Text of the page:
Photographing a February recording session at Cash Cabin Studios with top tier professionals was no doubt a welcomed reprieve from old man winter. A time of year not only cold, but often slow for many photographers. After an exciting and unusually busy January, I was ecstatic to be working on this considering how terribly slow February was otherwise for me.
Cash Cabin is most likely what you think it is - it’s an old cabin that belonged to Johnny Cash, which eventually became a studio that he, and may other great artists have and still use to make work in. Photographing recording sessions is something I derive a great deal of joy from, but this session and studio had a particular kind of magic to it.
I went down to the cabin a few times during February to document the making of Caleb’s next record. John Jackson of the Jayhawks produced, and Chuck Turner engineered. The session was for my friend Caleb Caudle, a North Carolina born and now Nashville residing artist. After just moving in to town, the session started a day or so after. Caleb Caudle and I had been talking for years about working together, and finally we found a project to collaborate on. Other artists who worked on this album were Courtney Marie Andrews, Elizabeth Cook, and John Paul White of the Civil Wars, just to name a few.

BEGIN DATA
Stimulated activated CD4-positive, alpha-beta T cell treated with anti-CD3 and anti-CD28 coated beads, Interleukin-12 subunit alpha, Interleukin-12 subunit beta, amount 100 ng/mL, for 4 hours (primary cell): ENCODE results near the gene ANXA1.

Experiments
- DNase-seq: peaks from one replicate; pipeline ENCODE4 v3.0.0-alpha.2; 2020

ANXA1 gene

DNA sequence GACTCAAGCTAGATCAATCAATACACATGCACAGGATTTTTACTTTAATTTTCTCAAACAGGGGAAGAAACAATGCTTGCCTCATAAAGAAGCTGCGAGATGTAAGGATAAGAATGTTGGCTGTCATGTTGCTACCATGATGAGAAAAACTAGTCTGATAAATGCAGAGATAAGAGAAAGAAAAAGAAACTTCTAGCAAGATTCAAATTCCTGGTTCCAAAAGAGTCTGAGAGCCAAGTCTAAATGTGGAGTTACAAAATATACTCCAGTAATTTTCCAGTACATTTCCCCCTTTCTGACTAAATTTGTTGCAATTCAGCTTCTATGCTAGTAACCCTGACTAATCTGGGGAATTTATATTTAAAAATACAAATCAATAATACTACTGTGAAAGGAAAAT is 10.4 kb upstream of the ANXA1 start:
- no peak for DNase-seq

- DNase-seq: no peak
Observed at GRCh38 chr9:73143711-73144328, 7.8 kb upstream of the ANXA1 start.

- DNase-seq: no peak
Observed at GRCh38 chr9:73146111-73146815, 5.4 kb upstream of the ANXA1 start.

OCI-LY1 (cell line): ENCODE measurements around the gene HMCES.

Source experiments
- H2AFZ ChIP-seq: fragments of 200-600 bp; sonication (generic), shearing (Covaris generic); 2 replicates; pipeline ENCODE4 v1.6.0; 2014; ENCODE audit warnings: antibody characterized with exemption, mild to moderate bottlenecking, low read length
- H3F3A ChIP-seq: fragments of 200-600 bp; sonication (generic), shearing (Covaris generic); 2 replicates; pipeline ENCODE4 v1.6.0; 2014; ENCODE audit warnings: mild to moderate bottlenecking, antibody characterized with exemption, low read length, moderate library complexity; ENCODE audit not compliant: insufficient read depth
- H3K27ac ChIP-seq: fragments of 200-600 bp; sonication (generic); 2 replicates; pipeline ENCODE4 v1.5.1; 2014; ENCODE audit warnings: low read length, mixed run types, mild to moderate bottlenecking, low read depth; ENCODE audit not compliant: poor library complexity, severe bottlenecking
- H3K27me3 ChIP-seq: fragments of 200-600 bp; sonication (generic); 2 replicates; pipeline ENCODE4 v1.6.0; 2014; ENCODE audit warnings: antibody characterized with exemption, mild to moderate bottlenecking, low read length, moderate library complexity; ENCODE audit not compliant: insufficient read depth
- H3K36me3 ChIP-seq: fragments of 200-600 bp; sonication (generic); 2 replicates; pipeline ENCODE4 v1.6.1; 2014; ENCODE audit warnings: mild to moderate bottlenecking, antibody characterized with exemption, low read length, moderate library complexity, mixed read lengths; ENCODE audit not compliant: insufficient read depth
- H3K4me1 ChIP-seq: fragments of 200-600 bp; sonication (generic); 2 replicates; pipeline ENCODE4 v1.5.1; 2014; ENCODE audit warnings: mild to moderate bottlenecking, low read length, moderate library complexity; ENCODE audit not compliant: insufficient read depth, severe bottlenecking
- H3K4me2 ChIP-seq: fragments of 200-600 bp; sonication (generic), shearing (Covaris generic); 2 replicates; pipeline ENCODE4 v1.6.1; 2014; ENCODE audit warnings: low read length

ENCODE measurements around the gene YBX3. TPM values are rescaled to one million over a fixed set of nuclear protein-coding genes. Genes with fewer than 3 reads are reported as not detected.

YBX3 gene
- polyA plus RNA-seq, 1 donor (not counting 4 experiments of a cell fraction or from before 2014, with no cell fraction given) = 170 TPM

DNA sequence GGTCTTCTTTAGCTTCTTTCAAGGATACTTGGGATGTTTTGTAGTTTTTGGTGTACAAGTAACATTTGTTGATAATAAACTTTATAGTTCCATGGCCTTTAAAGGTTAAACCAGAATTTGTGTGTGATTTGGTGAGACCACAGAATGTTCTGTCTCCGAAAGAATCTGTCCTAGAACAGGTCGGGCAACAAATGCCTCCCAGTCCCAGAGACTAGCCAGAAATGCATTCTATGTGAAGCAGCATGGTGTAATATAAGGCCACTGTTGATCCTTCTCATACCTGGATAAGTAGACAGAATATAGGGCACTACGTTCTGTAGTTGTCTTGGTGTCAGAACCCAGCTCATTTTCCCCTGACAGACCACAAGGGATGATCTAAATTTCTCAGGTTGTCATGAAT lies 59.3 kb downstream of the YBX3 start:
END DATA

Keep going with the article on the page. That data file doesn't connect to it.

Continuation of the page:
I wrote a little piece for NATIVE Magazine last year about recording sessions. I tried to paint a picture I suppose, and it went something like this:
“Almost unknowingly I hold my breath after a take until the engineer gives us a green light to talk and move about. Is this mic gonna pick up the firing of a shutter, 'ca-clop' of a Hasselblad mirror, or advancement to the next frame? Navigating streams of cables, instruments, and persons at their most determined, passionate, joyful, and at times deeply vulnerable states. Theres just as much recording made in the visual sense. Documents encapsulating the creation of something that started as passing thoughts or moments of inspiration, bi-products of dedicated hours practicing and working hard at a craft, but more likely – a combination of the two. Im entrusted to hold this camera and document the visible; frames decidedly made in rhythm with a process reliant on concentration and silence. Im grateful for the friends who trust me so, and to this day I can say few things are as lovely as listening to a record and recalling the moments those tracks were given permanence. That I got to be in the room and photograph a record come to life.”
Perhaps that sums up my thoughts best with any of these sessions. It is always such a pleasure to listen to a record and know I was there while the work was recorded. During this session, Brendan Leahy of Studio Skylight flew in from Chicago to film me working at the studio. Some of this footage was used in a mini doc about me called Cinestill Frames Episode 2, “Liner Notes: Laura E. Partain”. I’ll include a link to the video in this post. Thanks for reading, y’all!